Tuesday, January 14, 2003

A Note On Grief

Grief is a deep pool, clear and sharply cold. When thrown into it for the first time, we flail, panic, and struggle to reach the surface and air. Sometimes you can't even see the light, you get thrown down so deep and so dark.

That very first dunking results in complete destruction, or, a gasping breaching of the surface.

Gradually, flailing about, we learn to tread water, a little, though the cold never stops pricking at your skin.

The water in the pool is salty, like tears, but not buoyant, and there is only ever a little numbness from the cold. The pool is refreshed with each new tragedy, each new loss, layer upon layer of new waters.

Over time, the deeper, older griefs grow dark and still upon the rocky bottom of broken hearts and promises, and are only rarely disturbed by our passage through the fresher waters.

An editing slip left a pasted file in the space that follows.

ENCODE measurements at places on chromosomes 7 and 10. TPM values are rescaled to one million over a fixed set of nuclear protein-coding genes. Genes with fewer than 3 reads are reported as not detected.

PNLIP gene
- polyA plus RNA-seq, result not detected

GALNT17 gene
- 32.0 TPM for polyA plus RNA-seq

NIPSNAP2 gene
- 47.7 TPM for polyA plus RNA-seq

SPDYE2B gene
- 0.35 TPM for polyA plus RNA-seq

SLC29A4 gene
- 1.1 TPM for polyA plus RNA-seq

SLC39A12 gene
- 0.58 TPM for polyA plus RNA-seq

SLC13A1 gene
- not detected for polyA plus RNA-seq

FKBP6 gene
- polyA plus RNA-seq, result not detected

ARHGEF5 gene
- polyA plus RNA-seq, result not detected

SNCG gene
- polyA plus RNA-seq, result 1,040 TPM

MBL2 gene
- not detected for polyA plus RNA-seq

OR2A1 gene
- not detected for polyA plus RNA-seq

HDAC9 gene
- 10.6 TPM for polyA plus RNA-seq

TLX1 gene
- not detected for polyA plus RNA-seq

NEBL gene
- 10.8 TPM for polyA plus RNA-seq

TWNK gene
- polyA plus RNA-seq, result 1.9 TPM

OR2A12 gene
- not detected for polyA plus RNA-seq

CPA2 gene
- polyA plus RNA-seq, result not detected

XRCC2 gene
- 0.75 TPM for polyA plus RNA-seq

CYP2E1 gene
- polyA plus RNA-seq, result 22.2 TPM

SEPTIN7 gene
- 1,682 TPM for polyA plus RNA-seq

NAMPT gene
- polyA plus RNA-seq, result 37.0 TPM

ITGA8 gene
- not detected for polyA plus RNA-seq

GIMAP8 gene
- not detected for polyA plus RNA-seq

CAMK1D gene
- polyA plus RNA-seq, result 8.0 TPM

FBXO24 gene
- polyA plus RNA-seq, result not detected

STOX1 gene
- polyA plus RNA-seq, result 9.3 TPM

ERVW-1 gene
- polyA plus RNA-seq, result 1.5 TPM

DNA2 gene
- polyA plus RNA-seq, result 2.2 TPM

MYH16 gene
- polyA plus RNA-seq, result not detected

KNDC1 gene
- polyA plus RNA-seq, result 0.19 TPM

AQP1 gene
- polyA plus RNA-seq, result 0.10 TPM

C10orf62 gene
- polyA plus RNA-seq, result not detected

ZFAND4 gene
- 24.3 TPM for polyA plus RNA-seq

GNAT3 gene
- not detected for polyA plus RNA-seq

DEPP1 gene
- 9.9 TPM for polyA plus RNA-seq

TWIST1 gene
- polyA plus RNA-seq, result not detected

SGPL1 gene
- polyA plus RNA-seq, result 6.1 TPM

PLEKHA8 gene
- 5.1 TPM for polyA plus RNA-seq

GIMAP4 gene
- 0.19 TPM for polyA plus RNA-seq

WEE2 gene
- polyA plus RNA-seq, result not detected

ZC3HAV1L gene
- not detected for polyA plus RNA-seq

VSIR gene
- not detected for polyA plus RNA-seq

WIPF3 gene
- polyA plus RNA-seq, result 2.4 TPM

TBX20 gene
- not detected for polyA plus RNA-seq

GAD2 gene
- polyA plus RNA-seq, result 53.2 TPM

When thrown in, there is no telling from the surface if the deeper waters have been disturbed this time, that time, until we breach once more, gasping for air and tasting old salt on our lips, or feel the deep, deep cold curl around a naked limb, a dark weed from the heavy places.

The pool never goes away. In time, perhaps, we become better swimmers.

If you think this addressed specifically to you, you're only partly right.

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